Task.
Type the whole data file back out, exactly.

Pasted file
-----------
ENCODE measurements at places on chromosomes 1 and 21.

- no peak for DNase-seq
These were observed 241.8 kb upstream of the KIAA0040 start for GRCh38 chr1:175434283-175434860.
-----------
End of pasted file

ENCODE measurements at places on chromosomes 1 and 21.

- no peak for DNase-seq
These were observed 241.8 kb upstream of the KIAA0040 start for GRCh38 chr1:175434283-175434860.